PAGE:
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Amero-Australian Treefrogs: Hylidae - Paradox Frog (pseudis Paradoxa): Species Accounts

frogs water york toads

Physical characteristics: The paradox frog, also known as the paradoxical frog, has large, bulging eyes on the top of its head and a rounded and somewhat pointed snout. It has long and powerful hind legs and shorter but still strong front legs. Its toes are webbed. Its back is light brown to greenish brown, sometimes with light-colored stripes, and its underside is white. Females grow to 1.7 to 3.2 inches (4.0 to 6.5 centimeters) from snout to rump, while males reach 1.6 to 2.7 inches (3.8 to 6.5 centimeters) in length.

This frog remains in the water most of the time, often with just its eyes poking above the surface. (R. Andrew Odum/Peter Arnold, Inc.)

Geographic range: Populations of this frog are scattered through parts of northern and central South America, from Uruguay and southern Brazil in the south to Venezuela in the north.


Habitat: It lives in grassy or open forest areas near marshes, ponds, or slow-moving creeks.


Diet: It eats water-living arthropods, as well as small frogs.


Behavior and reproduction: This frog remains in the water most of the time, often with just its eyes poking above the surface. It is mainly active at night except during its breeding season, when the males may make their loud, croaking calls at any time of night or day. Females come to the males and mate with them, laying their eggs among the plants that grow in the water. The eggs, which are grouped together in foamy clusters, hatch into tadpoles. Tadpoles continue to grow in the water and can reach lengths of 11 inches (27 centimeters) before changing into froglets. Much of the length of the tadpole is in its tail, and once that shrinks away, the froglet is much smaller.


Paradox frogs and people: Some local people eat the large tadpoles of this species.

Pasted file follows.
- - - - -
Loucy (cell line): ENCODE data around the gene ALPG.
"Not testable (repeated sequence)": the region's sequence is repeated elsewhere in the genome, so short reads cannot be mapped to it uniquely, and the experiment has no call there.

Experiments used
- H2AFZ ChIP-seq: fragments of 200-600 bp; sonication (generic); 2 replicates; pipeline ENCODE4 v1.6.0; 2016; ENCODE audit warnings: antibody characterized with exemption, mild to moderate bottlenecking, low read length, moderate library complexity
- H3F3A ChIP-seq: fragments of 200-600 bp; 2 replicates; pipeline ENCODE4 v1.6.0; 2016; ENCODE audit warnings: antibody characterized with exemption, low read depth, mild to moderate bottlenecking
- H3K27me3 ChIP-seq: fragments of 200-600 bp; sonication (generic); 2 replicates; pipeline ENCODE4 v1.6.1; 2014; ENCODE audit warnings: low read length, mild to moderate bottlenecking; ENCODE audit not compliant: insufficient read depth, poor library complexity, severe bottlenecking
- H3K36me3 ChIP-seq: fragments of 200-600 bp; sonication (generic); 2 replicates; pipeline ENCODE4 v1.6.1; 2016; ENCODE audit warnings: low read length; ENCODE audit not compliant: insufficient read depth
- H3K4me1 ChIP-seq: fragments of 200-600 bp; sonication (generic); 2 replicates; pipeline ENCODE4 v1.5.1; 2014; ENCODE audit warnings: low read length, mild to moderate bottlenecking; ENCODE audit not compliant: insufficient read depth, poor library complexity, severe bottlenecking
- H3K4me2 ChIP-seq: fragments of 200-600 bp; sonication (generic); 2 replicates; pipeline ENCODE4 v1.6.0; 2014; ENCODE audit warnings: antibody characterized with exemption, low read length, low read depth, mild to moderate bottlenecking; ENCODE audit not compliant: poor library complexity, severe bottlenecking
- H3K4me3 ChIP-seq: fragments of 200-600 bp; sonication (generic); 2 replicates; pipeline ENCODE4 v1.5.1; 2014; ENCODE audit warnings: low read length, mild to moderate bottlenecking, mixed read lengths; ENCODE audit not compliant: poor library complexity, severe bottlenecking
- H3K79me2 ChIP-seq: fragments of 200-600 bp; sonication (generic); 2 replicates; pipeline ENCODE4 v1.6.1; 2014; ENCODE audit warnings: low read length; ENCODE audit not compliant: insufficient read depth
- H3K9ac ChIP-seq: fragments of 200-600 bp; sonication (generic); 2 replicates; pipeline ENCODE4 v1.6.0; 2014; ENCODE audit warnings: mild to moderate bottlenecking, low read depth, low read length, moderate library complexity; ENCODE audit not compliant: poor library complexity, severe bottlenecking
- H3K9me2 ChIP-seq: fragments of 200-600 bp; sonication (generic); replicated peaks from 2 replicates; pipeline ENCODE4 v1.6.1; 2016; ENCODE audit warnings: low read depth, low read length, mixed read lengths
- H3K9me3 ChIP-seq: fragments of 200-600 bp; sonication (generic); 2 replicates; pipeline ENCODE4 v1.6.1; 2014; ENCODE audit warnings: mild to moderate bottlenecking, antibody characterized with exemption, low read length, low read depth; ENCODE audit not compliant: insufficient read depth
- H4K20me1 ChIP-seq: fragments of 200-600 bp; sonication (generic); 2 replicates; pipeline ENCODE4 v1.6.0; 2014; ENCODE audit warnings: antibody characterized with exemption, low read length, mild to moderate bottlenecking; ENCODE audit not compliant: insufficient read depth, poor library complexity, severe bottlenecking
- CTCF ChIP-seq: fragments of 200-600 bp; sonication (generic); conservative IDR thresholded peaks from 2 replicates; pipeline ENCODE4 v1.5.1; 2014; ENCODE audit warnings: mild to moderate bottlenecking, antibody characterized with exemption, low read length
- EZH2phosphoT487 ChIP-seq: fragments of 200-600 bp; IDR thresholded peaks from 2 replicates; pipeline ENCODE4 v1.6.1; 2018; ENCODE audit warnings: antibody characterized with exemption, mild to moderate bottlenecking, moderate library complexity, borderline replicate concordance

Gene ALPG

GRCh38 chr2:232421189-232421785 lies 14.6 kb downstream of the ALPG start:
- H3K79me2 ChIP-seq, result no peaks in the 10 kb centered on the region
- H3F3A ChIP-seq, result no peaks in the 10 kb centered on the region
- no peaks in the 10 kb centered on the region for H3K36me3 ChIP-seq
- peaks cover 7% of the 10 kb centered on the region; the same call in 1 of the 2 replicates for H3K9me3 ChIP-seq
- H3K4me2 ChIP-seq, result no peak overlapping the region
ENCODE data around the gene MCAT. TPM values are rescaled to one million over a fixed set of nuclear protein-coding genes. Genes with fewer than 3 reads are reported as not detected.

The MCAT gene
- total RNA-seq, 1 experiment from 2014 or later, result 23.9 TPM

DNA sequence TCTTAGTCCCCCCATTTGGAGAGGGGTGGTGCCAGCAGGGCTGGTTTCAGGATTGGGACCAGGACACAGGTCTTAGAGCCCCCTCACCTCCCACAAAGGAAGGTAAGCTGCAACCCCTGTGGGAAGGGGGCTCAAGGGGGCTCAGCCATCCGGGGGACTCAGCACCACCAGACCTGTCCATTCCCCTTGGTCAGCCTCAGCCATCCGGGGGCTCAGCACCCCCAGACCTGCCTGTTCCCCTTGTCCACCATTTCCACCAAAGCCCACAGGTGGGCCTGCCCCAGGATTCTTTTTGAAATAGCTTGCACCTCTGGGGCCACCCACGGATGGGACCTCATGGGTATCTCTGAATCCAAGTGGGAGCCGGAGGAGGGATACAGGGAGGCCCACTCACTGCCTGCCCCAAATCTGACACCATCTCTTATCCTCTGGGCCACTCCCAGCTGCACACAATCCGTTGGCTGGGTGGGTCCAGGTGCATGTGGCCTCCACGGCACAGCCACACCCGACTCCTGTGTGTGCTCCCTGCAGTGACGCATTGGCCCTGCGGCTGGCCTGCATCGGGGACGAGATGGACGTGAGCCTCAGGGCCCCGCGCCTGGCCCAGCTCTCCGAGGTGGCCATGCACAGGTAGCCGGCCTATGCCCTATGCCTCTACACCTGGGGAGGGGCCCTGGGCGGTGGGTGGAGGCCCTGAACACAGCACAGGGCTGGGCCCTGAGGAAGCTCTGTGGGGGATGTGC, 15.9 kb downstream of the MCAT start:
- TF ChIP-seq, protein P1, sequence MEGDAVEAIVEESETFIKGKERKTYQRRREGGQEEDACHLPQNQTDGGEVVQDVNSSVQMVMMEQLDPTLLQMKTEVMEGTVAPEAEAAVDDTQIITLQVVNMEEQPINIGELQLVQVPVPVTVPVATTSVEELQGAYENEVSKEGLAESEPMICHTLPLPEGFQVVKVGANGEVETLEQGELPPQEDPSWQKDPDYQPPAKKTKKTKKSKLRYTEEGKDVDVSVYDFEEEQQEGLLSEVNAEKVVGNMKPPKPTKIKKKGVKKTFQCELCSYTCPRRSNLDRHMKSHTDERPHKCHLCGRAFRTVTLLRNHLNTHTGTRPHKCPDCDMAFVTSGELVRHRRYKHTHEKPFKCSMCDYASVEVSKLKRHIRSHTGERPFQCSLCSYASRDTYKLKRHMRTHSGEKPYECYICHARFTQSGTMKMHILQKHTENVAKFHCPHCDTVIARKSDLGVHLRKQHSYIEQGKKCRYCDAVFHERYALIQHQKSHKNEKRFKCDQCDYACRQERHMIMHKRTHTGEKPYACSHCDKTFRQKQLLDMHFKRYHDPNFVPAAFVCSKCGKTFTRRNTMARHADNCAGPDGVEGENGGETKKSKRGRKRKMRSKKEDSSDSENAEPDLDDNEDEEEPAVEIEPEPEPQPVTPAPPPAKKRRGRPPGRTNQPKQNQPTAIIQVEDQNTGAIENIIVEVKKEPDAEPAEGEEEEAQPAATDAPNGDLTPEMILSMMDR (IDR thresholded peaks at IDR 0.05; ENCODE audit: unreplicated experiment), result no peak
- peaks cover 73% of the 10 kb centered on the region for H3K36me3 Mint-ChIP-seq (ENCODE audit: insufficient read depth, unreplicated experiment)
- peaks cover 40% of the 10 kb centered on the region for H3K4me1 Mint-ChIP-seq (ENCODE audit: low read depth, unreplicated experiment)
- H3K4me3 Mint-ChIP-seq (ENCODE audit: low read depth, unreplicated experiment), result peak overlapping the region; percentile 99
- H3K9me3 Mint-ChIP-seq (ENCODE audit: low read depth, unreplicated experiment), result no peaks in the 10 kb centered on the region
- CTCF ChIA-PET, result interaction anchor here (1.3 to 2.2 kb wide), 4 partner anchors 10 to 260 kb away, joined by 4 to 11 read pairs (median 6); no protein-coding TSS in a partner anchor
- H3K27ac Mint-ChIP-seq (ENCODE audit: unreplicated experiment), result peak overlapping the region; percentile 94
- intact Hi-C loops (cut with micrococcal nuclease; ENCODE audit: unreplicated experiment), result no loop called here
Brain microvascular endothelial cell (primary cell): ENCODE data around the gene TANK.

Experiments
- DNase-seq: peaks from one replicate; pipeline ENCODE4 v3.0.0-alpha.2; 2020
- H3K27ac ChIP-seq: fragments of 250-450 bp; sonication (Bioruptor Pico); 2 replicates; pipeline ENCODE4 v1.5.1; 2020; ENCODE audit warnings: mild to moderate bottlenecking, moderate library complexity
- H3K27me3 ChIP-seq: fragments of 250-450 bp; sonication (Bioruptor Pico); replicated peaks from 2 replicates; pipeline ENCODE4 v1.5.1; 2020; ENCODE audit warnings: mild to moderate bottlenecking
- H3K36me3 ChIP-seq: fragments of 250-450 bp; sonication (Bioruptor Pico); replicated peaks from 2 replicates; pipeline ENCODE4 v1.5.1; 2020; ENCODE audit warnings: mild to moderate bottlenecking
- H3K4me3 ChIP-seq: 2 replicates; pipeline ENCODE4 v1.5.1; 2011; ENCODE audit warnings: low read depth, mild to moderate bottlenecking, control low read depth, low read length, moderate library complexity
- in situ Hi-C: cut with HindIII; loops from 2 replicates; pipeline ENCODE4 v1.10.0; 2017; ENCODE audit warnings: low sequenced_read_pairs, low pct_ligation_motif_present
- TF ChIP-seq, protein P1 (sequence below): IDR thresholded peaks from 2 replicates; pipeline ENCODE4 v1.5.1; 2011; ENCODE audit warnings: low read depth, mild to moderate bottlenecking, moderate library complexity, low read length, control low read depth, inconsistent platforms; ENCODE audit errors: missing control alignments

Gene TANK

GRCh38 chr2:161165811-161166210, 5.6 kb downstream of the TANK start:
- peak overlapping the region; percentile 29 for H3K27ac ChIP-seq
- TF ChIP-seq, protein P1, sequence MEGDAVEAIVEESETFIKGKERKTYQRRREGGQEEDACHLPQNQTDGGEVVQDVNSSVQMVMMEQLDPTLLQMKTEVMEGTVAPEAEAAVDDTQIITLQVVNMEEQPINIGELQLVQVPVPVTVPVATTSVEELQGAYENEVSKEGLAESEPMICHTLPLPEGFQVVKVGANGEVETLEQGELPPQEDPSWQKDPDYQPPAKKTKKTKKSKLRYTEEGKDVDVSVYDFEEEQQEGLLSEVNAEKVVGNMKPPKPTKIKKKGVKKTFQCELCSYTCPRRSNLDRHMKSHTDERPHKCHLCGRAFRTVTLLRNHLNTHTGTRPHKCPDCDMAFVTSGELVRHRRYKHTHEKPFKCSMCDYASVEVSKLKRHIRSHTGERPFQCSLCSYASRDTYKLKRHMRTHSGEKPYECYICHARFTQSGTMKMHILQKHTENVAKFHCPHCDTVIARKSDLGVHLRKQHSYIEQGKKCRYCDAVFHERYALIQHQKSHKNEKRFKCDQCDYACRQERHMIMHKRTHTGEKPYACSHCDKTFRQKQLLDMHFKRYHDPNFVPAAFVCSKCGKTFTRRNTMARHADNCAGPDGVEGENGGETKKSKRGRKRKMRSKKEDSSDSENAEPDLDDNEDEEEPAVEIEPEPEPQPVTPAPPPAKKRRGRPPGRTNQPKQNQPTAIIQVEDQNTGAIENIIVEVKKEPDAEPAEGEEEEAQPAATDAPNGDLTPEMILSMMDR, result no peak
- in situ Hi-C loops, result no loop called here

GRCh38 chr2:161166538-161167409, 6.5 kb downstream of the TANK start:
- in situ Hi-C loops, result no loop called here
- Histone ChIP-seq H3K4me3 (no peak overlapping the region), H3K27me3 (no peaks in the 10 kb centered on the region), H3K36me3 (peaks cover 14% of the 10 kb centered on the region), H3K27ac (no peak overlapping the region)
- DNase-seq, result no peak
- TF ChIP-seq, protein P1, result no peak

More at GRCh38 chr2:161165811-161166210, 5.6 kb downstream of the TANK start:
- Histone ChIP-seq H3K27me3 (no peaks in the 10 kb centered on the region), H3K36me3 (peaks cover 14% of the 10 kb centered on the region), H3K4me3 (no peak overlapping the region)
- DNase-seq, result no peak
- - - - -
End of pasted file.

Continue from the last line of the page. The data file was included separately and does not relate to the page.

Conservation status: The paradox frog is not considered threatened or endangered. ∎

FOR MORE INFORMATION

Books:

Badger, David. Frogs. Stillwater, MN: Voyageur Press, 2000.

Barker, John, Gordon Grigg, and Michael J. Tyler. A Field Guide to Australian Frogs. Chipping Norton, Australia: Surrey Beatty and Sons, 1995.

Duellman, William E. Hylid Frogs of Middle America. Ithaca, NY: Society for the Study of Amphibians and Reptiles, 2001.

Halliday, Tim, and Kraig Adler, eds. The Encyclopedia of Reptiles and Amphibians (Smithsonian Handbooks). New York: Facts on File, 1991.

Mattison, Chris. Frogs and Toads of the World. New York: Facts on File Publications, 1987.

Meyer, John R., and Carol F. Foster. A Guide to the Frogs and Toads of Belize. Malabar, FL: Krieger Publishing Co., 1996.

Miller, Sara Swan. Frogs and Toads: The Leggy Leapers. New York: Franklin Watts, 2000.

Patent, Dorothy Hinshaw. Frogs, Toads, Salamanders, and How They Reproduce. New York: Holiday House, 1975.

Showler, Dave. Frogs and Toads: A Golden Guide. New York: St. Martin's Press, 2004.

Tyning, Thomas. A Guide to Amphibians and Reptiles. Boston, MA: Little, Brown and Company, 1990.


Periodicals:

Milius, Susan. "Wafting Pesticides Taint Far-flung Frogs." Science News (December 16, 2000): 391.

Milius, Susan. "Wasps Drive Frog Eggs to (Escape) Hatch." Science News (October 14, 2000): 246.

Turner, Pamela S. "The Extreme Team." Odyssey (May 2002): 26.


Web sites:

"Sticky Fingers." American Museum of Natural History. http://www.amnh.org/exhibitions/frogs/featured/sticky.php (accessed on April 10, 2005).

"Wax On, Wax Off." American Museum of Natural History. http://www.amnh.org/exhibitions/frogs/featured/waxon.php (accessed on April 10, 2005).

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over 7 years ago

called the Paradoxical Frog because the tadpole is larger than the full grown frog. go figure